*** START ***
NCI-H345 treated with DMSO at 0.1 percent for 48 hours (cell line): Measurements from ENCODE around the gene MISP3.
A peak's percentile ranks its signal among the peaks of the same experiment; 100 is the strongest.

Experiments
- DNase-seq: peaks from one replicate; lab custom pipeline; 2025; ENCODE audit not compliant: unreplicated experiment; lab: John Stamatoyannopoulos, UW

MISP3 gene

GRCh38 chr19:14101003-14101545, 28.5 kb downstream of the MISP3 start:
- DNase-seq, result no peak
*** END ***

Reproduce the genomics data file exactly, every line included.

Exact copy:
NCI-H345 treated with DMSO at 0.1 percent for 48 hours (cell line): Measurements from ENCODE around the gene MISP3.
A peak's percentile ranks its signal among the peaks of the same experiment; 100 is the strongest.

Experiments
- DNase-seq: peaks from one replicate; lab custom pipeline; 2025; ENCODE audit not compliant: unreplicated experiment; lab: John Stamatoyannopoulos, UW

MISP3 gene

GRCh38 chr19:14101003-14101545, 28.5 kb downstream of the MISP3 start:
- DNase-seq, result no peak